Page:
Recently, I began evaluating ESXi. Having been a seasoned ESX administrator for quite a while, one of the things I noticed about the ESXi installation (in addition to its incredibly fast installation time) was the partitioning configuration. Or lack thereof. Had I blown through the screens so quickly that I didn’t notice and accidentally performed automatic partitioning? It was no accident. A second installation revealed that ESXi makes the partitioning choices for us, and provides us no opportunity to size our own partitions short of deleting and recreating after the fact using fdisk in the unsupported “Tech Support Mode” console. That’s nothing but trouble. The only partitions you should be creating after the ESX/ESXi installation are VMFS volumes.

So I’m stuck with automatic partitioning in ESXi. It’s a paradigm change I could get used to if it’s technically sound. But what does it look like and what are the partitions in ESXi used for? An unsupported trek into the “Tech Support Mode” console allowed me to run some df -h, fdisk -l, and ls commands to find out.

On an 8GB disk, an installation of ESXi 3.5.0 Update 2 creates the following partitions automatically:

Vmhba1:0:0:1 Extended

Vmhba1:0:0:2 FAT16 4,095MB Looks like /. contains directories: downloads, uwswap, var

Vmhba1:0:0:3 VMFS 3,347MB datastore for VMs, ISOs, VMKernel swap

Vmhba1:0:0:4 FAT16 <32M 4MB Unknown

Vmhba1:0:0:5 FAT16 48MB contains miscellaneous files (boot.cfg, *.tgz, etc.)

Vmhba1:0:0:6 FAT16 48MB contains miscellaneous files (boot.cfg, *.tgz, etc.)

Vmhba1:0:0:7 VMKcore 110MB allocated for VMkernel core dump

Vmhba1:0:0:8 FAT16 540MB contains directories: core (for COS dumps?), opt

Ok, some of the partition sizes above were quite small. Understandably, I started out with a small 8GB disk, not giving ESXi much to work with. My next question was “would the auto created partition sizes be larger if I used a larger disk?”. So I reinstalled using a 16GB disk to find out.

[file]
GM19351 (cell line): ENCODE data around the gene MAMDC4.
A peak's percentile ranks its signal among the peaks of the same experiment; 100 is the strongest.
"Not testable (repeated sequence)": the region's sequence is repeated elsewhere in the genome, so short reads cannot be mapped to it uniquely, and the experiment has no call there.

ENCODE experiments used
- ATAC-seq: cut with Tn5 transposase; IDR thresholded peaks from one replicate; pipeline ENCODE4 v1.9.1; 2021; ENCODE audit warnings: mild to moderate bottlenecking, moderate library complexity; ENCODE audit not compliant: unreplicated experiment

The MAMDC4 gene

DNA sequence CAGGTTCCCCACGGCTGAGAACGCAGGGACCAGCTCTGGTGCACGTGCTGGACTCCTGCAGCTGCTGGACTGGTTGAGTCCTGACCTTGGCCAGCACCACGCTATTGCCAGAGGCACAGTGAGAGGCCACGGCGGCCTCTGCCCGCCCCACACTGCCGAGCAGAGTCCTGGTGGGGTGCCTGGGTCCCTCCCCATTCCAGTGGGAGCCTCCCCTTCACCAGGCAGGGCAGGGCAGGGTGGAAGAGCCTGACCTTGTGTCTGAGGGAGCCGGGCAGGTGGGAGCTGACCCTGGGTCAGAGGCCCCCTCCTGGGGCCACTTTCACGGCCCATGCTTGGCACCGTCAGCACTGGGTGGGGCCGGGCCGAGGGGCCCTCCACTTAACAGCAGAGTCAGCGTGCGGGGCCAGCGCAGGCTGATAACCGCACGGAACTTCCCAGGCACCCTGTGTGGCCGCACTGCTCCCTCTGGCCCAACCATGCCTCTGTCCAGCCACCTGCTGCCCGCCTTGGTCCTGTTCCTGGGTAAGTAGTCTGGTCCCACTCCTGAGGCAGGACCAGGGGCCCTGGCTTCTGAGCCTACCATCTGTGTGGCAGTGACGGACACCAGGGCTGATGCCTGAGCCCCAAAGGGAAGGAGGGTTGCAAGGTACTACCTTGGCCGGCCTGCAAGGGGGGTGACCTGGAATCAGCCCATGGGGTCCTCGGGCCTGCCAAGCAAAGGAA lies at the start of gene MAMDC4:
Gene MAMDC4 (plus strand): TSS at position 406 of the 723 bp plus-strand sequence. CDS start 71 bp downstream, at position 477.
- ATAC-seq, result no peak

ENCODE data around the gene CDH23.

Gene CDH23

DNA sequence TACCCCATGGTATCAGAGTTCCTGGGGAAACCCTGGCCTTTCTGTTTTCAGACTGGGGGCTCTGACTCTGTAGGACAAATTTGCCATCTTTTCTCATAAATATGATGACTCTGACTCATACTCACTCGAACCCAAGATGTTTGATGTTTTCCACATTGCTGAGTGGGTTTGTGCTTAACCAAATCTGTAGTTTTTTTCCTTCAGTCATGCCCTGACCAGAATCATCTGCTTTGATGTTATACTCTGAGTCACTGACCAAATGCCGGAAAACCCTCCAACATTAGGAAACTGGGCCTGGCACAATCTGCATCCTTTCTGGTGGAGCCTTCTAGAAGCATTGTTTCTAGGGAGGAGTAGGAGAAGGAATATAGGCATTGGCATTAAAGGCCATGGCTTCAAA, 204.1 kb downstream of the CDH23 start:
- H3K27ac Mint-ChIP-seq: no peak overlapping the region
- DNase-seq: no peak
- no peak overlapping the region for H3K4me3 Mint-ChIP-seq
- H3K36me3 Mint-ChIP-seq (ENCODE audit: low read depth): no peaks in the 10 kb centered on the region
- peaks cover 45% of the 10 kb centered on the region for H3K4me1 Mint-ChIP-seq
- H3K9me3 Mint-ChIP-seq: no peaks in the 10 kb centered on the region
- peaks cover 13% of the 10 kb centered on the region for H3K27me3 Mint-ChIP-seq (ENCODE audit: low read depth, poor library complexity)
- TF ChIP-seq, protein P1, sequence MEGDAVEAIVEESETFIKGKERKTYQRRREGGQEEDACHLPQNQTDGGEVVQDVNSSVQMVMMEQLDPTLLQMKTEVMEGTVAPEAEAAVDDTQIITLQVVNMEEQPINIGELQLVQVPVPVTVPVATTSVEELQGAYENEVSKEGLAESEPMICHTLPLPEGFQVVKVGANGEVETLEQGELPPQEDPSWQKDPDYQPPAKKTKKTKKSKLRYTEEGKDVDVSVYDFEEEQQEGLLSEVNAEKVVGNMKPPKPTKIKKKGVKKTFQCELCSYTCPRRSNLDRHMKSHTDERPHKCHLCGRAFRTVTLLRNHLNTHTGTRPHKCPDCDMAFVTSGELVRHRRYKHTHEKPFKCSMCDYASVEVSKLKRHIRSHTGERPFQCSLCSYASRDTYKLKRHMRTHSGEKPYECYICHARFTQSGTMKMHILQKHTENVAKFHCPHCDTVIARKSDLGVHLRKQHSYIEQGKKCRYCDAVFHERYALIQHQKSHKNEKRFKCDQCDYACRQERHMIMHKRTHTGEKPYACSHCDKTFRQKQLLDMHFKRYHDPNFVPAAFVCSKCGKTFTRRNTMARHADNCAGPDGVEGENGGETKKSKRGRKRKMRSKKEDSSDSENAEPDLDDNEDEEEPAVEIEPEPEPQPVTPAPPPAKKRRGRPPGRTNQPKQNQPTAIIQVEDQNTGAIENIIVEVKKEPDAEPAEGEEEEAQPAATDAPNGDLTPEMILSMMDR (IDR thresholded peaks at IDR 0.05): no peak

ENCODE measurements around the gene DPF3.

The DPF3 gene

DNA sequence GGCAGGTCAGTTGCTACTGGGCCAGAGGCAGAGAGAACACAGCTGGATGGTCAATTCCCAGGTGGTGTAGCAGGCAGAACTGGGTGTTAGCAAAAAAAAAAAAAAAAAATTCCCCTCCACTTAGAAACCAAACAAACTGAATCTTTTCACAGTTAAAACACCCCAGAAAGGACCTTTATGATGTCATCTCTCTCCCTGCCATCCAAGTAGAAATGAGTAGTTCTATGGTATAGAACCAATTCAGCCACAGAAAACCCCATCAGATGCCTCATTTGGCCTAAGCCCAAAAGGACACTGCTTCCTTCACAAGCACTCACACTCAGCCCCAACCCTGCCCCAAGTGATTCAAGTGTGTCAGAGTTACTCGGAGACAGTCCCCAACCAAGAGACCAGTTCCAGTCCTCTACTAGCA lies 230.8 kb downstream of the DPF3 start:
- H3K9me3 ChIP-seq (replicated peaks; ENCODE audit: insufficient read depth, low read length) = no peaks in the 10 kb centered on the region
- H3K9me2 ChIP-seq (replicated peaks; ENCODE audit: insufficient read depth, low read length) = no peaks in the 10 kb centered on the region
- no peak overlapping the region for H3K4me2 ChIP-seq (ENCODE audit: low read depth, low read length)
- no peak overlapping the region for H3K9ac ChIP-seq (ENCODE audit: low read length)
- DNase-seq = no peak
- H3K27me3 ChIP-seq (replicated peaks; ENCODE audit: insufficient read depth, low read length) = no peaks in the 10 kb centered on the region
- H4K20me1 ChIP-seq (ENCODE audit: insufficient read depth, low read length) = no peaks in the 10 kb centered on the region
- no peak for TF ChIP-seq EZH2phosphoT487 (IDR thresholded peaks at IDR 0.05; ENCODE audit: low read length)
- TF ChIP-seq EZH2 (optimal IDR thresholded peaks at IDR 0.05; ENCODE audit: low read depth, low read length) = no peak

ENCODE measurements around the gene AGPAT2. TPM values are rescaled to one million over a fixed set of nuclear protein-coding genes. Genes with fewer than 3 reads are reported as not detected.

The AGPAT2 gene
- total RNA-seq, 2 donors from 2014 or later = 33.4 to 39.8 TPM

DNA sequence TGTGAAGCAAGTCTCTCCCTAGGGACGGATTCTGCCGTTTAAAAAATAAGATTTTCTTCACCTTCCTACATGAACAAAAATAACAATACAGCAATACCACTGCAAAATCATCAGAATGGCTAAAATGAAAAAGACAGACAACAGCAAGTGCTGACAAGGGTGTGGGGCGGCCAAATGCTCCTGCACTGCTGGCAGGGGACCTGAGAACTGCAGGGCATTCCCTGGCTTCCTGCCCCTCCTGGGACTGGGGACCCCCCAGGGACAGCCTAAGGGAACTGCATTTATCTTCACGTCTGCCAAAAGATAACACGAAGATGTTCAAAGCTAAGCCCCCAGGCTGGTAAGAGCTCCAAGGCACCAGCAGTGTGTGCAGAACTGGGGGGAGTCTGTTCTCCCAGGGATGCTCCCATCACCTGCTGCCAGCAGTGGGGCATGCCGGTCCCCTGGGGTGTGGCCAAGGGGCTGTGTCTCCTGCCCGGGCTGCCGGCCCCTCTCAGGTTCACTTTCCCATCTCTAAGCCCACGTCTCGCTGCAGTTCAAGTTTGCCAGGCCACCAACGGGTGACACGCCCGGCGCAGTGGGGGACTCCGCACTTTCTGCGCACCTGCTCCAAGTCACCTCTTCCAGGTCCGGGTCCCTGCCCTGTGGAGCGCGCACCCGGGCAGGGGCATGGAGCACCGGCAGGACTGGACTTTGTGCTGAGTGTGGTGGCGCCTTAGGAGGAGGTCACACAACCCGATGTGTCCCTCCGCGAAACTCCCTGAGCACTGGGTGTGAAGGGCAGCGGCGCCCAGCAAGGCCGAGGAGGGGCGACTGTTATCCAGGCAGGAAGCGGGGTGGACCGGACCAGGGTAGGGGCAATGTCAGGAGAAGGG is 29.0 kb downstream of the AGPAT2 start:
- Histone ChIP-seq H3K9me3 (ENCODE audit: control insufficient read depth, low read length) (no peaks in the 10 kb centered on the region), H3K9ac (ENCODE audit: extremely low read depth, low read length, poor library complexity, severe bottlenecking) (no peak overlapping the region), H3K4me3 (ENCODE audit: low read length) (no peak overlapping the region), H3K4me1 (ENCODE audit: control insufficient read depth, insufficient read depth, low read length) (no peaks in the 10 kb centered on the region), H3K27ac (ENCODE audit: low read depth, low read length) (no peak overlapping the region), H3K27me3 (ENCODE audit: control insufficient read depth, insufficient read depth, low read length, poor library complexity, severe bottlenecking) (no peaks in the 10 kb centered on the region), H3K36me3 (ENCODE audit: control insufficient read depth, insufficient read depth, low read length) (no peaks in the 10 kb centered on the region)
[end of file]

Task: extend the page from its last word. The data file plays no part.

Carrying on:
On a 16GB disk, an installation of ESXi 3.5.0 Update 2 creates the following partitions automatically:

Vmhba1:0:0:1 Extended

Vmhba1:0:0:2 FAT16 4,095MB Looks like /. contains directories: downloads, uwswap, var

Vmhba1:0:0:3 VMFS 11,539MB datastore for VMs, ISOs, VMKernel swap

Vmhba1:0:0:4 FAT16 <32M 4MB Unknown

Vmhba1:0:0:5 FAT16 48MB contains miscellaneous files (boot.cfg, *.tgz, etc.)

Vmhba1:0:0:6 FAT16 48MB contains miscellaneous files (boot.cfg, *.tgz, etc.)

Vmhba1:0:0:7 VMKcore 110MB allocated for VMKernel core dump

Vmhba1:0:0:8 FAT16 540MB contains directories: core (for COS dumps?), opt

Between the 8GB install and the 16GB install, not a single partition size change with the exception of VMFS. It simply grew the VMFS partition to consume the additional 8GB of disk.

With this automatic partitioning scheme, how heavily are each of the partitions utilized out of the box?

Vmhba1:0:0:2 FAT16 4,095MB 25% used

Vmhba1:0:0:3 VMFS 11,539MB n/a

Vmhba1:0:0:4 FAT16 <32M 4MB Unknown

Vmhba1:0:0:5 FAT16 48MB 0% used

Vmhba1:0:0:6 FAT16 48MB 76% used

Vmhba1:0:0:7 VMKcore 110MB 0% used (and let’s hope for the sake of uptime it stays this way)

Vmhba1:0:0:8 FAT16 540MB 32% used

Bottom line: Am I comfortable with this partitioning? Time will tell if it’s adequate. I’ll keep a watchful eye on the experiences of others on the VMTN forums. I’m not using ESXi in production or development right now. Further information gathering on ESXi may reveal there are other deployment methods for ESXi that allow more granular control of its installation parameters. For now, I’m in the evaluation stage to see if ESXi is the right fit. It certainly carries with it some attractive attributes but there are also things I must learn to let go of such as the Service Console and all of the utility it provides.

The Lab – Then and Now

October 19th, 2008

I’ve completed a new blog page:

The Lab – Then and Now
A gallery documenting its evolution using VMware

To visit, just click the “Lab” menu item at the top of the page.